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Ruangkit claims Thailand Open title again

Thai veteran Boonchu Ruangkit rolled back the years in style today as he claimed a two-stroke victory in the $300,000 US Areeya Thailand Open, 12 years after winning his home Open for the first time.

The local hero carded a superb final round of 5-under-par 67 at the Royal Thai Air Force Club to win the title by two strokes ahead of compatriot Prayad Marksaeng and Korea's Kim Jong-Duk, who shot 69 and 71 respectively.

Singapore's number one Mardan Mamat fired a 67 to finish equal fourth with South Africa's Craig Kamps, a further two shots back.

The fantastic win made Boonchu the eldest winner in the region at 47 years and 258 days, eclipsing the previous mark held by American Mike Cunning who won the 2003 Indian Open aged 44 years and 243 days.

"This is by far the best win in my career," said Boonchu, who finished with a four-day total of 18-under-par 270 and pocketed $48,450 US.

"It was nice to became the second Thai to win the Thailand Open back in 1992 but to become the first player to win this event twice is really special. I feel lucky."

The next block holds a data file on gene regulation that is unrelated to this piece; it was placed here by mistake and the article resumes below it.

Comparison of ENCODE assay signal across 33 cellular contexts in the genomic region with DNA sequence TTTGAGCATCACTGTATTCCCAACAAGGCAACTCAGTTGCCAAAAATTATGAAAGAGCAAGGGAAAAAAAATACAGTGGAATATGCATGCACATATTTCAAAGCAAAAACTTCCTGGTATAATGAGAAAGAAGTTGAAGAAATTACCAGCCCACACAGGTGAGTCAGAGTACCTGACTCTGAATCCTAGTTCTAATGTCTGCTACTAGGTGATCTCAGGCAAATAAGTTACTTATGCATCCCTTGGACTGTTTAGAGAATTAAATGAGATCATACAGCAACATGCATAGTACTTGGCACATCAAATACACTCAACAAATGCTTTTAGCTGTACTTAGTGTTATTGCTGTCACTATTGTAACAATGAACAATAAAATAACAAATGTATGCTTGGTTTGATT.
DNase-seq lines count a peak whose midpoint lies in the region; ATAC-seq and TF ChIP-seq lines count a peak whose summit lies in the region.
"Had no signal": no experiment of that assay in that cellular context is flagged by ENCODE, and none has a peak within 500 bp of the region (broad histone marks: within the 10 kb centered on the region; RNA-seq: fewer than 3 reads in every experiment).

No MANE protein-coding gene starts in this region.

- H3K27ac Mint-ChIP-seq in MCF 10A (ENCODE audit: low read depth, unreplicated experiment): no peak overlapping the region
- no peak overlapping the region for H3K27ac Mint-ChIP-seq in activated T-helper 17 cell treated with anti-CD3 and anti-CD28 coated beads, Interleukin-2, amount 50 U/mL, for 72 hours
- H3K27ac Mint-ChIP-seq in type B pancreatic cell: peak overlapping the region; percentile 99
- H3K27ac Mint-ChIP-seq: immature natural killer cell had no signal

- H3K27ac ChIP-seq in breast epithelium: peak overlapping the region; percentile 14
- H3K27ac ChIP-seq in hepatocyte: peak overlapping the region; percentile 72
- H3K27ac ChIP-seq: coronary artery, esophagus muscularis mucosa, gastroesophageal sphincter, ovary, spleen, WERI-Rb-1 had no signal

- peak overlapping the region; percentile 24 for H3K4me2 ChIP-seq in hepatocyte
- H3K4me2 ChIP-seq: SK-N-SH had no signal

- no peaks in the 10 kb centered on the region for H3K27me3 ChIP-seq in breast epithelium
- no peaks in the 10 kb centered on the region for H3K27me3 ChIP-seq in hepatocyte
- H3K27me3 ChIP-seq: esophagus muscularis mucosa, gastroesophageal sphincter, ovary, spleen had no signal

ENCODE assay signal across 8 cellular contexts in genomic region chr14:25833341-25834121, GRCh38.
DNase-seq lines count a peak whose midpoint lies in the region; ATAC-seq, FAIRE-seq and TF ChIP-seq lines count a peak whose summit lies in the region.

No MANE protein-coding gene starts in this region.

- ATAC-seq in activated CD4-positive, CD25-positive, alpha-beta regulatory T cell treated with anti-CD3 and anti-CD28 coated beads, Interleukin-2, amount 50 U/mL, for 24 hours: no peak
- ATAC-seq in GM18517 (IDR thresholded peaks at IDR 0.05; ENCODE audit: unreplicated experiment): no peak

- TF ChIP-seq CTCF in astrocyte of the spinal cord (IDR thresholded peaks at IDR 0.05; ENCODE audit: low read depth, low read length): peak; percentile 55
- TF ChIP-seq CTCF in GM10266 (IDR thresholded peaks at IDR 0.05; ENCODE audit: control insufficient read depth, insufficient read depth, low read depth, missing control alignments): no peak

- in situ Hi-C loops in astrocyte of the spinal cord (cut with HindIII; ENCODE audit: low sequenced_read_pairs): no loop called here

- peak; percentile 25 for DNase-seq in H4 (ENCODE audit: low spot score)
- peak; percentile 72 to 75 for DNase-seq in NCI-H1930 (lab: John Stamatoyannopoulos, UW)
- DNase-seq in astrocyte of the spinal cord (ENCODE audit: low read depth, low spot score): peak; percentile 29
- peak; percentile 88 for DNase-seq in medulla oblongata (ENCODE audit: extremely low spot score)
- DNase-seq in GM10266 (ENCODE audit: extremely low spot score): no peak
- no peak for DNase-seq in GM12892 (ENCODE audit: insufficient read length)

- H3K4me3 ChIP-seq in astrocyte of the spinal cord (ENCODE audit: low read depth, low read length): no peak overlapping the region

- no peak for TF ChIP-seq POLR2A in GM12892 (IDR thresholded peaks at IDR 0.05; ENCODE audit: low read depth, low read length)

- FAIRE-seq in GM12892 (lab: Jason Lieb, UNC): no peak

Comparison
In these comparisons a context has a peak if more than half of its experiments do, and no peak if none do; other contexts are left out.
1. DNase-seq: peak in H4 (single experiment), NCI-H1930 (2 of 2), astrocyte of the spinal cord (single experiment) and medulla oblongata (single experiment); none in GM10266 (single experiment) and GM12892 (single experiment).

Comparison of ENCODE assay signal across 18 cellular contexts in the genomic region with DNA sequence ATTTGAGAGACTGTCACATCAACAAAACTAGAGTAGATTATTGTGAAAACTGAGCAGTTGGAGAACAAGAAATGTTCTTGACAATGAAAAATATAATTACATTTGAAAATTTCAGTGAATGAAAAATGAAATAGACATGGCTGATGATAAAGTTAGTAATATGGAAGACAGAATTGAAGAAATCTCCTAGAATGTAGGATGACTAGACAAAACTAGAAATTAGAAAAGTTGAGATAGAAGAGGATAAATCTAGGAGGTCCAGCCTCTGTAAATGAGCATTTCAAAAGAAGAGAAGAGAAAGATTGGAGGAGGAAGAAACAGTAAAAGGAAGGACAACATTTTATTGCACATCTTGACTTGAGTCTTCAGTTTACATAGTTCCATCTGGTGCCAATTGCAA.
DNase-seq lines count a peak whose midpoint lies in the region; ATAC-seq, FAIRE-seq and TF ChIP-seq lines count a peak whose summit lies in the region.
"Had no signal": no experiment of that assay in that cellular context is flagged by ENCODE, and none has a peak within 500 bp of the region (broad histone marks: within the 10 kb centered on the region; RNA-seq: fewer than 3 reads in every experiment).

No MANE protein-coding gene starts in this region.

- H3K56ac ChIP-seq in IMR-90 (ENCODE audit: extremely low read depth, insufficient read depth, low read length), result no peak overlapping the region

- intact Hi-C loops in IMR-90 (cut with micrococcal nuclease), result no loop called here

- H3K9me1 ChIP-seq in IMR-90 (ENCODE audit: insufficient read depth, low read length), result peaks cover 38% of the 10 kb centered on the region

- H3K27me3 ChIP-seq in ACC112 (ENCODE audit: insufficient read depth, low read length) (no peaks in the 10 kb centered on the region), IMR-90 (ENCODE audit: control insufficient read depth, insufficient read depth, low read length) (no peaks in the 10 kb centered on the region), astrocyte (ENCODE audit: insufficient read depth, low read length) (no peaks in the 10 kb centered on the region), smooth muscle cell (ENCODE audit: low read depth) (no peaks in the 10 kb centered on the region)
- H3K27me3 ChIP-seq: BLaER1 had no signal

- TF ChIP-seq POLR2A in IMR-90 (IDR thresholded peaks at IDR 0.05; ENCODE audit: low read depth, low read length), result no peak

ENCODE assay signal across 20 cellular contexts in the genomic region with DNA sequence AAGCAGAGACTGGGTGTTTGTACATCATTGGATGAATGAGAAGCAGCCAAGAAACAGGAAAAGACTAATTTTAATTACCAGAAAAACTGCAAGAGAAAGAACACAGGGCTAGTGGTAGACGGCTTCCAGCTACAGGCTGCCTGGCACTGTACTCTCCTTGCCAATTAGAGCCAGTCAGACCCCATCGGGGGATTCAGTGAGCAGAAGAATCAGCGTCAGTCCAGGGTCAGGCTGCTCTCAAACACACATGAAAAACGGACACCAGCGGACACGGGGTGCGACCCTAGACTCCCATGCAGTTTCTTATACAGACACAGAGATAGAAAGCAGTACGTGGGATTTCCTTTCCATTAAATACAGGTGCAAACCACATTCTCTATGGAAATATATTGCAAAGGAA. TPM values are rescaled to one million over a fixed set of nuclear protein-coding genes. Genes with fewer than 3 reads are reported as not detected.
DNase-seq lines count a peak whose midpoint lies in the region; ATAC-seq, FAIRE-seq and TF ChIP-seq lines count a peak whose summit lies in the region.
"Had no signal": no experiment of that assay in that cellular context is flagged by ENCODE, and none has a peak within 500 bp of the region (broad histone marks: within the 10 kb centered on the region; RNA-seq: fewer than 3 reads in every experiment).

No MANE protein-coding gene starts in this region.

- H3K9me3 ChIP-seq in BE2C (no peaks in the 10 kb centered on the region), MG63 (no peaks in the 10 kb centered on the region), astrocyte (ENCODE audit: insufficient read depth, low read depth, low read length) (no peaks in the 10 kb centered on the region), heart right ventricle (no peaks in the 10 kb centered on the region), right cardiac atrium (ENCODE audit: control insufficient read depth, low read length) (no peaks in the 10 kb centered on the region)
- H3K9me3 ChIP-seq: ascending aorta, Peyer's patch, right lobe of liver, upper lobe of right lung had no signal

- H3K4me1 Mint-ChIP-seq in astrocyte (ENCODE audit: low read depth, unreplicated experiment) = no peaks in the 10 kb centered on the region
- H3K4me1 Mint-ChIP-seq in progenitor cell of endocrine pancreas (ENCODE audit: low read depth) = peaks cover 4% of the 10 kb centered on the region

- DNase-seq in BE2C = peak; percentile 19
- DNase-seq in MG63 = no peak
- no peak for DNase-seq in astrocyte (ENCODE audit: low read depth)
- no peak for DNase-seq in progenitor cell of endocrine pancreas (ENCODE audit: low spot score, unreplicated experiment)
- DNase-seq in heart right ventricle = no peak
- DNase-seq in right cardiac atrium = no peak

Starting the day two back of overnight leader Kang Wook-Soon of Korea, who faltered with a 77 to finish joint eighth, Boonchu found the adrenaline flowing early in his round with birdies on his opening two holes.

He dropped a bogey on No. 4 but got back on track at the next hole with a tap-in birdie and a 20-foot birdie on No. 7. The sweet-swinging Boonchu surged to the top of the leaderboard after birdies on Nos. 10 and 14 and swapped a bogey and birdie at his final two holes.

"I had a good start but then had to steady myself after that bogey on four. After getting two more birdies, I felt I had a good chance of winning. I played cautiously throughout the day and knew I was in the lead after the 10th. I hit a nice approach on 18 and after that, I knew I would win," Boonchu said.

Prayad carded a 69 and came the closest to challenging for the title as he pulled to one shot off the lead with a birdie on 14. But he failed to find the extra birdies in the closing stretch to settle for the joint runner-up spot.

Kang, who had led from the opening round after a 63, failed to find any rhythm in his game as he dropped three bogeys and a double bogey on his front nine.

"I made mistakes with two tee shots which found water. I didn't have any control with my irons today as all my approach were over the green," Kang said.

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